Making a call to the DVCS 24 hour crisis line can a be a bit scary at first, especially when you don’t know what to expect. We have put together a few frequently asked questions and answers to help provide a bit of information and background.
When can I call DVCS:
We never close. We operate 24 hours, seven days per week, every single week of the year. Because we are a 24 hour service, you are able to telephone us at any time of the night or day.
Between the hours of 11pm to 8am we operate with essential staff only, but are still able to take calls and attend at crisis visits if required.
Do I have to tell you my name:
No. We invite you to provide your name, but you are not required to. Some people prefer to remain anonymous and we respect that wish, but we do encourage callers to provide their name so we can keep records of your situation to avoid you having to repeat stories each time you call.
Do you record our conversation:
Sort of. We do not have a recording system that will record the actual conversation with you. We do keep notes. If you call anonymously we will log the call in our database as “anonymous caller” with the notes we made during the call. If you provide us with your name we will log the call in our database under your name with the notes we made during the call.
All notes are destroyed after seven years, except if the client is a child.
How long can I talk to you for:
There may be times when we need to call you back, but this all depends on the volume of calls coming in at that particular time. We may also ask to call you back if we are operating with essential staff only (such as at 2am) and we are already on a crisis visit. Before we ask to call you back we make an assessment of your, and our, current situation and whether it is safe to ask the caller if we can call them back.
How much does it cost to talk to you:
Nothing. We do not charge any client, regardless of their financial status, to speak with us or to meet with us or to attend a support group. The only service we charge for is community education and training.
What happens if I call back another time:
So that we can continue to provide clients with 24 hour high quality service, clients engaged with our crisis intervention service do not receive one on one case management. This means that no client has one particularly case manager. This is why we encourage you to share your name with us. Each time you call our service we will make a file note and place it on your file. If you call anonymously we will make a file note, but it will be filed under “anonymous” so won’t be matched up with your other calls.
Not using the case manager model means all our staff are involved with all our clients. This allows us to assist more clients, clients are exposed to a variety of approaches, we are able to provide continuous service to clients when staff are on leave and quality control and staff development can be easily maintained.
If a client is involved with our Safe@Home, Room4Change or Young People’s Outreach Program, yes we do case manage and work one on one with that individual.
Will you tell me I need to leave my abusive partner:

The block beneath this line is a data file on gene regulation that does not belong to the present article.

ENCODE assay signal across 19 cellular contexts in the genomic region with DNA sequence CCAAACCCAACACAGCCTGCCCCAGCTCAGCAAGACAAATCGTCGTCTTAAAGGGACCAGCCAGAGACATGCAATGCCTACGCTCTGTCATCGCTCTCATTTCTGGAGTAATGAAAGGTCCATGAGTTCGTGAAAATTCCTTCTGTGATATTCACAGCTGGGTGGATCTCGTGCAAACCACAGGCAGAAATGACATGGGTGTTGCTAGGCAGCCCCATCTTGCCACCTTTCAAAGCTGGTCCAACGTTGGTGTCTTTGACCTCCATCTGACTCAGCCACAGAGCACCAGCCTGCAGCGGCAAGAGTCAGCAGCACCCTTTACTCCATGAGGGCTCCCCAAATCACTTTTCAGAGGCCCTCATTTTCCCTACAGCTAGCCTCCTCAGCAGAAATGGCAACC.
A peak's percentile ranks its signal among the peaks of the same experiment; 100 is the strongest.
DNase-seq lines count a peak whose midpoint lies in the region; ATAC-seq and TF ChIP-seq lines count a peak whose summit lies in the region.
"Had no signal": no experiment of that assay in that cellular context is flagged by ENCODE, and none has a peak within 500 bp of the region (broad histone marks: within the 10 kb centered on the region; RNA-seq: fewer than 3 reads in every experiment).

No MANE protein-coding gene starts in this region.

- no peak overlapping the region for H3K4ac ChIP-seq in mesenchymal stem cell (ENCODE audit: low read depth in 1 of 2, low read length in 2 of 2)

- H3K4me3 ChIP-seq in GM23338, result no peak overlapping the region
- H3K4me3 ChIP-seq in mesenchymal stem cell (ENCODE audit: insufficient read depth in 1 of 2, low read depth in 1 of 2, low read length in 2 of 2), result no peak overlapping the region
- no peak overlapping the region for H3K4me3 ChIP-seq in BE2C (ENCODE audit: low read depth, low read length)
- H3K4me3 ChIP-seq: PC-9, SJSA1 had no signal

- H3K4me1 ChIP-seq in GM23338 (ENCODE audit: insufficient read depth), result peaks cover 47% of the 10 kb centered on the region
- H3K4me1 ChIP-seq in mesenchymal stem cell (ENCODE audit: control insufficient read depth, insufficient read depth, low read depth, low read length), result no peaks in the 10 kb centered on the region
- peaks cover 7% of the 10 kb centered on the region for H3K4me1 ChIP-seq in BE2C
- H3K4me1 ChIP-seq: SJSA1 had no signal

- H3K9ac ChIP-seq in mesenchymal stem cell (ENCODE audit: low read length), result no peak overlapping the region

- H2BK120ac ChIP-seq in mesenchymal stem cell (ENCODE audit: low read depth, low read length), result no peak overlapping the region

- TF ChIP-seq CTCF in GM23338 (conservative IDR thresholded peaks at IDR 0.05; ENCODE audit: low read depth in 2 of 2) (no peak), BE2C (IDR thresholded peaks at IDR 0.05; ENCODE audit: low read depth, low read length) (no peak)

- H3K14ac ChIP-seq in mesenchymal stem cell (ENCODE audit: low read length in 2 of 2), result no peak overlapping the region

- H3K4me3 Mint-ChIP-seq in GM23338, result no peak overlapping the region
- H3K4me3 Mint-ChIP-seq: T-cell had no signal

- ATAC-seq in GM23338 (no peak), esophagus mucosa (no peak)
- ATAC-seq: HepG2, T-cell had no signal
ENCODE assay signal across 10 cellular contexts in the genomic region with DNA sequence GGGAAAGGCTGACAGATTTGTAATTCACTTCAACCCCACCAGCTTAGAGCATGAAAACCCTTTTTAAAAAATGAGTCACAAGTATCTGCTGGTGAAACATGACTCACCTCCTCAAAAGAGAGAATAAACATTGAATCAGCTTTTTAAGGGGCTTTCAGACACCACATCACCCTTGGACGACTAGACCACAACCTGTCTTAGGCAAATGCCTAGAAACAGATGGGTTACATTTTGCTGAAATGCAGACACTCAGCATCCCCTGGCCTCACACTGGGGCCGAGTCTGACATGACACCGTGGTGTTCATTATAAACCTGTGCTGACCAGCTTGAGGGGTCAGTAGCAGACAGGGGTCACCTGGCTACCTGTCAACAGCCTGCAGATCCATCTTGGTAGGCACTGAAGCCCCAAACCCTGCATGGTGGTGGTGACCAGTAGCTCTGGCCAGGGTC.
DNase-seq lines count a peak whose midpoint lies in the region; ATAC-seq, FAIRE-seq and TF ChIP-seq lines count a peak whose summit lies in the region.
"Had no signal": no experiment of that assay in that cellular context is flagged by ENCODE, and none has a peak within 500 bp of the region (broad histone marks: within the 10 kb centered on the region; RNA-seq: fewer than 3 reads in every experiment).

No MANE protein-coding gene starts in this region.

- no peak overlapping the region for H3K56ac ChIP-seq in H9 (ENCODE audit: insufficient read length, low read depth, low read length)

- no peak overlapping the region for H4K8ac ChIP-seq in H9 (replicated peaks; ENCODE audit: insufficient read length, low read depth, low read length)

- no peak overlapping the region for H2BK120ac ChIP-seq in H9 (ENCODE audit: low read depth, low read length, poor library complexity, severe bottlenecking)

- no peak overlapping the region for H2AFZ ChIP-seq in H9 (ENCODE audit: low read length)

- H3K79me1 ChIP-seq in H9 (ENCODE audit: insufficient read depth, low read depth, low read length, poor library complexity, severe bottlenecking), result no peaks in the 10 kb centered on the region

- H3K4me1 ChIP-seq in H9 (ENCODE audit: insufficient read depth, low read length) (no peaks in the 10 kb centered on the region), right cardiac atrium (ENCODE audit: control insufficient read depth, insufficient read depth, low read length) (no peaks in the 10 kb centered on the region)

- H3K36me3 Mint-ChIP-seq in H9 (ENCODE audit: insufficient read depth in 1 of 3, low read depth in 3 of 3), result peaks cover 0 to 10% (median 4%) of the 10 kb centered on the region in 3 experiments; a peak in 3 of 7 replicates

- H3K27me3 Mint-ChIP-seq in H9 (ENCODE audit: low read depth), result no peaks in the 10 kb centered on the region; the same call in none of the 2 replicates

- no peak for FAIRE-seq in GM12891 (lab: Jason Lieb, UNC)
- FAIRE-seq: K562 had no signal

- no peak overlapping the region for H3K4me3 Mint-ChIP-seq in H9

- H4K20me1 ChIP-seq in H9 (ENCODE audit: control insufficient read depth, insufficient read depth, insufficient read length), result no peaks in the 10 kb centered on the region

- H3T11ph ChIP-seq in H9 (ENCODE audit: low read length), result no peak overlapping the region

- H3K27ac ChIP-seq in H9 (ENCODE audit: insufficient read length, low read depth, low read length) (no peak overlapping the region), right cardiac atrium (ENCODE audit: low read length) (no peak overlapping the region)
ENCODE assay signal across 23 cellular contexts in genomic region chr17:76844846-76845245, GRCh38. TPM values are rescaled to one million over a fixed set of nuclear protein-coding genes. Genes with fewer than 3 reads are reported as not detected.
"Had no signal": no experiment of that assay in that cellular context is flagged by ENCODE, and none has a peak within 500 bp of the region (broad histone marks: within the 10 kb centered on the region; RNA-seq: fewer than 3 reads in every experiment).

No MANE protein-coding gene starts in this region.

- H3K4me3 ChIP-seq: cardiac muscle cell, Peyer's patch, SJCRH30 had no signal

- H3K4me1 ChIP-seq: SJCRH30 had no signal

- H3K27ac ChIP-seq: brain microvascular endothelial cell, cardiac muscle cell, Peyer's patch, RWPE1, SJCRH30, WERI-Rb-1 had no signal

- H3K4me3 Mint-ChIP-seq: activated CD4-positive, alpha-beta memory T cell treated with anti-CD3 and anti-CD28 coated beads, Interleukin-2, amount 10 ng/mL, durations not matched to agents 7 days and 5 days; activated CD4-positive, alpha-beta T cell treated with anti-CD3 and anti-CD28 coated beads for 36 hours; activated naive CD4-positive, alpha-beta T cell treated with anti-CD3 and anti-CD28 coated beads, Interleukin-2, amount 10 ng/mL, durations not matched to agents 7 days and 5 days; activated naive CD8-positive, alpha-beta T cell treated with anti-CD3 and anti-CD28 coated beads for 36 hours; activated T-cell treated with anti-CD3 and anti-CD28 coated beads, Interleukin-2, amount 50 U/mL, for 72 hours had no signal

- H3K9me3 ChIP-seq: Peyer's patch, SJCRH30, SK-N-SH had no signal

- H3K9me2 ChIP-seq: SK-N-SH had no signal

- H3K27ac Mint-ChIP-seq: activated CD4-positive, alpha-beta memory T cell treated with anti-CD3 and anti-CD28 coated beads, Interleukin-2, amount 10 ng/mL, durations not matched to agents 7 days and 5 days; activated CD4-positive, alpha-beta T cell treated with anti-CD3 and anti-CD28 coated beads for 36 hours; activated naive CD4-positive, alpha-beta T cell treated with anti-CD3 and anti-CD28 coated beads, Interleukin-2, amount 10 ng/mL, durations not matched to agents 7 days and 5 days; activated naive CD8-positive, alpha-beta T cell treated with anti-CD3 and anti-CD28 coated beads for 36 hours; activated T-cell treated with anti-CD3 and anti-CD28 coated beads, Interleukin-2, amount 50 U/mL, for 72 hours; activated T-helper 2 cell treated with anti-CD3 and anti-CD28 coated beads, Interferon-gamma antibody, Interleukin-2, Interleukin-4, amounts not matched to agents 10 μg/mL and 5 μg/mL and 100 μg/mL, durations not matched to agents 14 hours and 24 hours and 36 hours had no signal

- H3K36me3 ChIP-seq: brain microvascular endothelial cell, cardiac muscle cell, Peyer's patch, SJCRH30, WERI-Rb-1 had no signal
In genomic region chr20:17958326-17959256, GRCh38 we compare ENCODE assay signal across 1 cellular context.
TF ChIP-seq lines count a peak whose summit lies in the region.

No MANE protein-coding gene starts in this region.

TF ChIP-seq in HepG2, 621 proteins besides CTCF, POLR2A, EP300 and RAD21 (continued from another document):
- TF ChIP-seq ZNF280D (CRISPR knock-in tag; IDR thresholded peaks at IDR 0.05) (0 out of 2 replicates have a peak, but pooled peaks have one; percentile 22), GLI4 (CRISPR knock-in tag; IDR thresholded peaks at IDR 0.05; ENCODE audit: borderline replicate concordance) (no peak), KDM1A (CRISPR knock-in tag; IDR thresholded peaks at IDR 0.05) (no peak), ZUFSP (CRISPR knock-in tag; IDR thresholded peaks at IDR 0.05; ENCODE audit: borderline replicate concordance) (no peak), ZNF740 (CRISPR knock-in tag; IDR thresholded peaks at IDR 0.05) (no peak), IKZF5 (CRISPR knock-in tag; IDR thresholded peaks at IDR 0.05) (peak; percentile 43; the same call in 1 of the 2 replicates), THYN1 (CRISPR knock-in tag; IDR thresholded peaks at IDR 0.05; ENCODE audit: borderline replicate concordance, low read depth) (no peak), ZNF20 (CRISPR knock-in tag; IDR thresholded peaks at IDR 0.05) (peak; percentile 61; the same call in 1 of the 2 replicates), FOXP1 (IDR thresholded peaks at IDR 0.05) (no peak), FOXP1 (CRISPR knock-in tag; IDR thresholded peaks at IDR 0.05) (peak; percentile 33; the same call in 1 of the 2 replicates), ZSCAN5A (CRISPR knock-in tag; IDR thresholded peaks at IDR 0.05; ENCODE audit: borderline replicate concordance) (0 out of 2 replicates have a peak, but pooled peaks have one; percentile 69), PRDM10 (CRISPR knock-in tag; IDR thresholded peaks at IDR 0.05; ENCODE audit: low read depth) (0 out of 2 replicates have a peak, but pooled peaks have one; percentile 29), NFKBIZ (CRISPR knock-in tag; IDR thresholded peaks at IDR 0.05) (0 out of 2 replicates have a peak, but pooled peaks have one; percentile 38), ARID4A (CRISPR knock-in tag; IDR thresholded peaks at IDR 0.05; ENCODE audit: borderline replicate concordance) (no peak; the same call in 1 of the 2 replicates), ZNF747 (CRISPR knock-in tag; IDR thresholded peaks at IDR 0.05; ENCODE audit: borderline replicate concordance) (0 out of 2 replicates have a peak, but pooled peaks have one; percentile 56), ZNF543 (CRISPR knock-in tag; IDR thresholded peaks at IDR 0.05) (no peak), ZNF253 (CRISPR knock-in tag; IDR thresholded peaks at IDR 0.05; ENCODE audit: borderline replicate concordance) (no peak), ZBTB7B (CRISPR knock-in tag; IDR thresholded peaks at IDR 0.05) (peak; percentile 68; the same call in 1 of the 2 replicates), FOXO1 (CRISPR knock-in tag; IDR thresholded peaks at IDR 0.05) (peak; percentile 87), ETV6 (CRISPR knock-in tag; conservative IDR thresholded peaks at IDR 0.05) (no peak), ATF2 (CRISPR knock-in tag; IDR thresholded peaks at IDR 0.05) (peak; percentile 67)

No. We are a client focused service. This means we focus our assistance on the needs and desires of the client. If the client would like to remain in the relationship, we respect that decision and assist the client with staying safe in that relationship.
If someone is in an abusive relationship, the last thing they need is another person coming in and telling them what to do and how to do it.
We will happily provide ideas and options to clients, but ultimately clients are the ones making all the decisions.
Will you tell anyone I have called:
No. We will not advise anyone that you have engaged with us, whether that be us advising anyone or someone else inquiring.
We appreciate there might be times when we do need to speak to other agencies about our interaction with you, but this is only done so with your consent, or by Order of the Court.
Will you report it to Police:
No. As stated above, we are a client focused service. We also acknowledge sometimes it might increase the risk to a client if Police are notified. We work with our clients to establish the safest course of action.
Although this has never happened, if a client discloses a criminal activity, we will advise Police.
Do I have to get a DVO:
No. As stated above, we are a client focused service. Sometimes obtaining a Domestic Violence Order (known in NSW as an AVO) can put the client at more risk, so we discuss all issues surrounding this course of action with our clients and assist them in making an informed decision.
Will you make a report to Care & Protection:
Not necessarily. While we are not mandated to report a risk to children to Care and Protection, if we believe a notification is in the best interests of the child, we will make a report.
We purposefully declined being a mandated reporter to avoid the “tick a box” approach. While studies have shown us exposure to violence, regardless of whether they are subjected to it, negatively effects a child, we assess every situation before reporting anything to Care and Protection.
We also have a more in-depth discussion with clients who have children surrounding our policy in this regard.